The motherboard is an essential component because all of the PC's parts must connect to it, and it enables interactions between parts.

The motherboard you choose will impact what upgrades you can do for your PC in the future as well as what other additions you can make to your PC. For example, if you are looking to switch out a CPU in the future, you'll want to have a compatible motherboard. If you're interested in overclocking and RGB lights, you'll need to make sure these are supported by the motherboard you get.

The following are considerations for your motherboard.

  • Form factor (industry standardized dimensions of your motherboard)
  • Socket (interface with the CPU)
  • Chipsets (connected with the CPU)
  • PCI Express slots (allow add-in cards like graphics or wifi cards)
  • Ram slots (connect to RAM)
  • Various internal ports

You can read more about the different components of the motherboard here.

Memory (RAM)

RAM stands for Random Access Memory.

This is your CPU's short-term, high-speed, fast-access storage.

Program data is shifted from long-term storage (HDD, SSD) to RAM for easy access by the CPU or GPU when an application is running.

Excess RAM provides a minimal advantage, but a lack of it compels your system to terminate programs or draw data directly from long-term storage, which is extremely slow.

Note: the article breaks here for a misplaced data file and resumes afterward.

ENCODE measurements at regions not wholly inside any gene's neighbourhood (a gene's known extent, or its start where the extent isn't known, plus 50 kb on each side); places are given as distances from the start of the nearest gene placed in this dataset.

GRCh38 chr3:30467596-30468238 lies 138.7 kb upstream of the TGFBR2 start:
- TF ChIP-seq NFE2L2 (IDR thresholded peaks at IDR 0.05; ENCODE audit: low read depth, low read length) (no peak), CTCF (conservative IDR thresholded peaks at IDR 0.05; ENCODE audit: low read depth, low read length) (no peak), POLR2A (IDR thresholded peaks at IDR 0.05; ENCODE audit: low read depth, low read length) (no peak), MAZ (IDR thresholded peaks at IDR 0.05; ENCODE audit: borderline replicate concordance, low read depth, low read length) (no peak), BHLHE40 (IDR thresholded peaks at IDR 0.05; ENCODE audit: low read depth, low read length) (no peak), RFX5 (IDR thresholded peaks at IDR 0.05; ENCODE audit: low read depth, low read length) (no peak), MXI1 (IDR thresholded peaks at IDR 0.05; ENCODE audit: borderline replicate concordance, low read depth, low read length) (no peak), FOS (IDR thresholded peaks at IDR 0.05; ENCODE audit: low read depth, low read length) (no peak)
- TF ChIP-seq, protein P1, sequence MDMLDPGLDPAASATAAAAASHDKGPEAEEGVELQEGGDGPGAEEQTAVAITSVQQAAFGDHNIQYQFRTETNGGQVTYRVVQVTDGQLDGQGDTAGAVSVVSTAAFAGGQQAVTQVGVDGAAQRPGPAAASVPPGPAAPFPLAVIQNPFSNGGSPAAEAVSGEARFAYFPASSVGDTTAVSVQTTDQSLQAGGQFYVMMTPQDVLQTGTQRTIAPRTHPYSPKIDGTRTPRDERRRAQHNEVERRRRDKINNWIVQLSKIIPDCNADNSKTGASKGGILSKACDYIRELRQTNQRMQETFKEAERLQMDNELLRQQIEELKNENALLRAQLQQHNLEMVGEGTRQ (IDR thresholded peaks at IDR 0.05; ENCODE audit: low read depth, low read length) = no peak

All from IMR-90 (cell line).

DDR4 is the memory standard, with DIMM 288-pin. DDR4 is the generation, and 288-pin refers to the size of the RAM with 288 data pins.

Hard Disk Drive (HDD)

The HDD is a long-term storage solution that's slower than RAM but ideal for massive amounts of static data (this could be pictures or videos).

You can get up to 20 terabytes in storage for an HDD. They are also relatively cheap for manufacturers to produce, so you can obtain one for a low price point.

They come in two sizes: 3.5" and 2.5". If you are building a PC, the standard HDD size should be 3.5", as 2.5" usually goes to laptops and ultrabooks.

Solid State Drive (SSD)

This is yet another form of long-term storage as an alternative to HDDs.

Because it uses flash memory, it is quieter, smaller, and faster than your average HDD. As a result, they are also pricier.

You may want to use one in conjunction with your HDD; you can store frequently used applications and the operating system on the SSD and static data on the HDD.